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October 12, 2022
Date: September 29, 2010
PEACEKEEPING BETWEEN BROTHERS
By T. BERRY BRAZELTON, M.D., and JOSHUA SPARROW, M.D.
c.2010 T. Berry Brazelton, M.D., and Joshua Sparrow, M.D.
Distributed by The New York Times Syndicate
Q: I need a strategy for curbing sibling rivalry. How can I keep the school-age boy from playing too rough with his baby/toddler brother?
The refrain of “Stop X. Don’t Y. Keep your hands to yourself, etc.” doesn’t work and makes the older sibling feel like he’s always scolded while the baby “never gets in trouble.”
How old should the little one be before I can let them duke it out themselves without my intervening so much?
— Via e-mail
A: Parents can’t quell sibling rivalry, but they can avoid making it worse.
The firstborn child has parents to himself until the second comes along. Then he must give you up every time his sibling needs you. He must look on as you admire his baby brother, and he wonders when it will ever be his turn again or if you still admire him at all.
As soon as the younger brother is old enough to scoot and crawl, the older one will have to fend him off when he comes to snatch one of his toys or knock down the block tower he has worked hard to balance.
Moreover, the older one must please you when you beseech him to be a “good big brother,” which often means giving up his special place in the family as firstborn.
From birth, the second child has never known another position. He is grateful for whatever parental attention he gets, and as the baby of the family, he’ll get plenty.
But soon he starts wishing he could do all the things his brother can. He falls apart whenever he fails to imitate him. Parents rush to scoop him up and coddle him — to his older brother’s disgust.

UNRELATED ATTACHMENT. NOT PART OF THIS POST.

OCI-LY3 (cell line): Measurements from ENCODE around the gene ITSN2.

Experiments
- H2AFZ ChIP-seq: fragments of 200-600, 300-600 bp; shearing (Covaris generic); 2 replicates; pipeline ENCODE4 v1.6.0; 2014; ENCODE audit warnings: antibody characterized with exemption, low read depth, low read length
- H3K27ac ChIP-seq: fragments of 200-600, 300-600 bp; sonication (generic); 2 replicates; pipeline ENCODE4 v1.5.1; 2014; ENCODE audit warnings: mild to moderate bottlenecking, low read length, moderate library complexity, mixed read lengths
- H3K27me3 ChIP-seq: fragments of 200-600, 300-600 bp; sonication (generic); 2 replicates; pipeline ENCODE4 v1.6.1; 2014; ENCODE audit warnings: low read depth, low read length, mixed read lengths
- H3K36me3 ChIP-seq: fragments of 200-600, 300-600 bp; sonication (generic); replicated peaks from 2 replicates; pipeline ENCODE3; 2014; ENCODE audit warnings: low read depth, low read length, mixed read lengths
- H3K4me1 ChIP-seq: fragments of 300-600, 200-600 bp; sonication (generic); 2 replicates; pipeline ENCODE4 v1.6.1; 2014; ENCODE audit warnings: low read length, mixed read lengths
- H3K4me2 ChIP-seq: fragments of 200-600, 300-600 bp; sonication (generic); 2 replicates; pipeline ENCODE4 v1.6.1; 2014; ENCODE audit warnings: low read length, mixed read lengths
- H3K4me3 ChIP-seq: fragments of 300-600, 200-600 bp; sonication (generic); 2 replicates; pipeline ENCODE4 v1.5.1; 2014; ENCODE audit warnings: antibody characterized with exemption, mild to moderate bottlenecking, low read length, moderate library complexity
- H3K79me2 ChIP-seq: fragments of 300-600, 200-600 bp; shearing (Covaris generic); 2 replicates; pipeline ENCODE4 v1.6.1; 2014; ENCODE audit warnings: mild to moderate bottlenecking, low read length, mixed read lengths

Over time, if parents stay out of their struggles, the older child will learn to take pleasure in the younger one’s admiration, and enjoy his role in helping him learn.
To avoid reinforcing sibling rivalry, the first step is to accept that it is not a parent’s job to keep siblings from fighting. If you try, you’re likely to intensify the conflict by putting yourself in mid-battle.
Every time you tell the older one, “No,” “Don’t,” “Stop,” he is likely to feel even more resentful of his younger brother. He knows you are mad at him. It’s easy to see how in his mind your temporary loss of affection for him is the little one’s fault — all the more reason to torture him again.
An infant must not be left with an older sibling unsupervised. But I’ve never seen one sibling seriously injure another when parents leave it to the children to sort out their differences on their own.
When the youngest can fend for himself, make it clear you expect them both to straighten things out themselves. Don’t bother trying to figure out “who started it.” Most of the time, you’ll never know, and engaging in this inquiry just heightens their competition to be your favorite.
Instead, let them know that you don’t care who’s to blame. Tell them that you hold them both responsible for stopping their squabbling. And if you can manage it, give each of them regular separate times just to play with you.
(For more information: “Understanding Sibling Rivalry: The Brazelton Way,” by T. Berry Brazelton, M.D., and Joshua Sparrow, M.D. Da Capo Press.)